There’s the business-speak crew. They’ll say stuff like ‘why don’t we romance this two-way relationship’ and mention ‘running flags up poles’ a lot. Generally speaking, they can be quite irritating and incredibly difficult to understand. What do they mean? Why should we care? Why don’t they just speak like humans?
Then there’s the colloquial crew. As business and tech has developed, the ways in which businesses communicate with their customers has changed dramatically. It’s suddenly acceptable to be a little more personable and free with your choice of language. Avoiding the potential tendency to become ‘wacky’ (i.e. irritating), it’s possible to speak to customers entirely on their level, almost as if you share a common bond.
Email marketing is the ideal battle ground for these two crews. Take a look at your inbox. How many of the messages are talking to you in robotic business speak? Compare them with the emails which have a whiff of humour and a more tongue-in-cheek carefree attitude. I can guarantee you’ll connect quicker with the latter.
Contrary to popular belief, it really doesn’t matter which industry you operate in, either. Whether you’re selling retro confectionary or industrial dust removers, email gives you the unique opportunity to be a little more light-hearted. And we’re not talking about putting business to one side; light-hearted often grabs the biggest slice of the revenue pie (oops – sorry).
Remember, the tone and style of your emails is just as important as your offline dealings with customers.
I believe a good mix of the business-speak and colloquial is what’s needed. But, how much? Read on…
The casual approach
When is it ok to send emails which offer a more personal approach? This post would be nothing without an example, so, here goes:
You don’t get much more personal than commenting on a recent fitness activity, but the above email approaches it with just the right tone. There’s not a whiff of sales or business speak; in a couple of paragraphs they make me feel good and offer something of real benefit.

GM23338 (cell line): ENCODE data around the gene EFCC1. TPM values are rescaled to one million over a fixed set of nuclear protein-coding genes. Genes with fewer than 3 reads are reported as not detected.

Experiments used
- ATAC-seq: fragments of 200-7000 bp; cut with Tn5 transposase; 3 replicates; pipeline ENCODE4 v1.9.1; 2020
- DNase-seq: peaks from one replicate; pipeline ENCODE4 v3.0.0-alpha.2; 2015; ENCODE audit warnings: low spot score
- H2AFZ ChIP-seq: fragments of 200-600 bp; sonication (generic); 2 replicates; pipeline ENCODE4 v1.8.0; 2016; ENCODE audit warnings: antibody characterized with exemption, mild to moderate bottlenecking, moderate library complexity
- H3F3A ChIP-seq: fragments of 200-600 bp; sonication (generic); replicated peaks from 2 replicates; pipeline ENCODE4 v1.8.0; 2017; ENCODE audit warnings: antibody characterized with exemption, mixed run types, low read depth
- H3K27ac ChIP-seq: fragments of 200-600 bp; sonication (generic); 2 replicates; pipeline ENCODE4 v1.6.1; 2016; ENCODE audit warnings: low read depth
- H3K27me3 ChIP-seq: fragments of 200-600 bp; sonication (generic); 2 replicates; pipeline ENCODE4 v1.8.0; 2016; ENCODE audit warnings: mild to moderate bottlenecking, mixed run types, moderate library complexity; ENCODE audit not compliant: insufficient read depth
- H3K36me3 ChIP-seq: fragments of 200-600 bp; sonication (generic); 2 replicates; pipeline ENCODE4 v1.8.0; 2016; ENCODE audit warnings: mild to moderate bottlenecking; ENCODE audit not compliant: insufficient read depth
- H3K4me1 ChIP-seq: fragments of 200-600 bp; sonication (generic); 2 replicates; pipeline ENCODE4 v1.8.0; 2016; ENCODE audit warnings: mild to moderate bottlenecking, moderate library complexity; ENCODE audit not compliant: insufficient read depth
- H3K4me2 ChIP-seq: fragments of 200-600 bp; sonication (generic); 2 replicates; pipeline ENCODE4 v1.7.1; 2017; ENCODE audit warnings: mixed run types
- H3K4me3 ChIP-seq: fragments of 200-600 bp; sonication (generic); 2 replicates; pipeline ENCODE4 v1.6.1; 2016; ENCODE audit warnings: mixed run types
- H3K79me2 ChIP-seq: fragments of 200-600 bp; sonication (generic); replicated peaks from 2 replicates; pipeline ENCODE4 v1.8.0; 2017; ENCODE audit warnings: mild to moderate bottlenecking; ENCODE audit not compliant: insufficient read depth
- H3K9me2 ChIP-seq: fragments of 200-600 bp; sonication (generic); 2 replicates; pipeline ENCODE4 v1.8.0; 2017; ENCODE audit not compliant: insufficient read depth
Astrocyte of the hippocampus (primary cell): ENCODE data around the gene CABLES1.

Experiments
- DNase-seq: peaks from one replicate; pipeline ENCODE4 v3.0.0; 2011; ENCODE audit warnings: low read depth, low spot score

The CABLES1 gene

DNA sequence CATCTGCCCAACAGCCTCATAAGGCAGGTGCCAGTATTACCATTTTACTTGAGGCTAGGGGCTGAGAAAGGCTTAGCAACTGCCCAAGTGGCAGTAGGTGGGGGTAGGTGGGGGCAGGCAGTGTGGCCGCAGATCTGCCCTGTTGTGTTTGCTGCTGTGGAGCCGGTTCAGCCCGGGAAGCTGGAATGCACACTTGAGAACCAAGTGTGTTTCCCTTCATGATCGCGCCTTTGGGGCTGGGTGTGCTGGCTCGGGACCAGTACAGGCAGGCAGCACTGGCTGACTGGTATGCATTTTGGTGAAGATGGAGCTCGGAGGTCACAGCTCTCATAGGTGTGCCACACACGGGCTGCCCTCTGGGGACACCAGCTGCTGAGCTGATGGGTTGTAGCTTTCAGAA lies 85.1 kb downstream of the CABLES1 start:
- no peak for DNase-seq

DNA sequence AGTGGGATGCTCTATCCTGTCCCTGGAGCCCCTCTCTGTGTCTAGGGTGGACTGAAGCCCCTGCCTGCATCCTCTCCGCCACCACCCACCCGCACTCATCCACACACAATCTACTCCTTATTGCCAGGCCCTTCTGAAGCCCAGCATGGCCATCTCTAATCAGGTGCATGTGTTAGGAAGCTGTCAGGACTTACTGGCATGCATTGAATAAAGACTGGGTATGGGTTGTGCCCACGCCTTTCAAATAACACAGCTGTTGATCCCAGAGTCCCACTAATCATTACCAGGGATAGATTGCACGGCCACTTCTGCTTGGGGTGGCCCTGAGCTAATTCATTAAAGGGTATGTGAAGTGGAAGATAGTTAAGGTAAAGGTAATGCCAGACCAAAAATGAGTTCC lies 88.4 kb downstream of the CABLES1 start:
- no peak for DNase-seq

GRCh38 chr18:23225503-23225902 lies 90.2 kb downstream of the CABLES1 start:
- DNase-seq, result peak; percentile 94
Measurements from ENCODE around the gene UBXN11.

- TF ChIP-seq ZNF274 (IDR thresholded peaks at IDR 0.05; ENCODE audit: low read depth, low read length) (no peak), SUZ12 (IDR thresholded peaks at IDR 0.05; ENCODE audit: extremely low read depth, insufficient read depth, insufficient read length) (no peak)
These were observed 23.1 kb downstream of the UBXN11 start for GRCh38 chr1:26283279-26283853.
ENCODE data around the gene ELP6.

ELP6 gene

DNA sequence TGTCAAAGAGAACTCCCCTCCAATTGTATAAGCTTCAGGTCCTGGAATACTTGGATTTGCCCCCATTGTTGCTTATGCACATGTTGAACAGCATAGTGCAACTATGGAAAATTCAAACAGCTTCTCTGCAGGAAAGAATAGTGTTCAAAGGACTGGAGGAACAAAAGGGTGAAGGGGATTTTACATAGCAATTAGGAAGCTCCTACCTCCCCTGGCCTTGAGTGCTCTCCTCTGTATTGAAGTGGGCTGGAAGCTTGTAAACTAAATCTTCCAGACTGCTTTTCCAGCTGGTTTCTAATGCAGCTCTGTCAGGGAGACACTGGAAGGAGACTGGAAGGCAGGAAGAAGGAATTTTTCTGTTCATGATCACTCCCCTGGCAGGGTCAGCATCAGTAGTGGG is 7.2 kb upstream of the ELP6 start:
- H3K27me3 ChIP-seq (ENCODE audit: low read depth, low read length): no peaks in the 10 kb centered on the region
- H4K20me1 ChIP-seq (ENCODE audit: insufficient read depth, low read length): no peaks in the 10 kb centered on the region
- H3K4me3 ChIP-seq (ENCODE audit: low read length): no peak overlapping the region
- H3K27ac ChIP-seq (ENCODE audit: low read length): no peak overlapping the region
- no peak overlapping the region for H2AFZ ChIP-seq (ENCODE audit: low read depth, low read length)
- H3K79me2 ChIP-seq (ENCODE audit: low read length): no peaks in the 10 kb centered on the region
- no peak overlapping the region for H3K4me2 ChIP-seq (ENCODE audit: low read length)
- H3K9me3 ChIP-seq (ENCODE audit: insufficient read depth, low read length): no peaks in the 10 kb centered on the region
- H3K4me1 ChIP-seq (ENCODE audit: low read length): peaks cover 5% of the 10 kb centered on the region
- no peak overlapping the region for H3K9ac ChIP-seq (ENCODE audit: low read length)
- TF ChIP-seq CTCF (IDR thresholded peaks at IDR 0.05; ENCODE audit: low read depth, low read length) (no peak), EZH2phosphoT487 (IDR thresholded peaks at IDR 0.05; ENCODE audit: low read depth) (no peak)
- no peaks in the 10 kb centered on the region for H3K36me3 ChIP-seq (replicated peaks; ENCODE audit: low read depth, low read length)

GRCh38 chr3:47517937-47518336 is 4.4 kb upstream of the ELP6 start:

The key, as always, is to know your audience. RunKeeper clearly know theirs and can pitch their marketing messages perfectly. Any more personal and it would have been too much.
It’s all about the words you use. If you think you’re in danger of insulting or being too jovial to be considered professional, pull it back a bit.
The serious approach
Ok, so you’ve got something to say and you don’t feel there’s time for any festivities. There’s a message you want to send your subscribers and you want it to be taken seriously. How do you do that without plunging to the depths of flag poles and ‘thinking outside of the box’?
Here’s an example of it done right:
I’ve deliberately picked another fitness-related message for comparison purposes. In this case, the pre-event pack is an essential read for all riders, therefore there’s no time to be distracted with light-hearted banter. One paragraph does the job and is supported by some well-designed imagery.
Find what works for your campaigns. Don’t be afraid to mix it up, depending on what needs to be sent. If it’s a message which is as important as the above, you can be more direct and to-the-point. If you’re looking to further develop your relationship with subscribers, drop your guard a bit. It’ll work – I promise!
Main image courtesy of imagery majestic / freedigitalphotos.net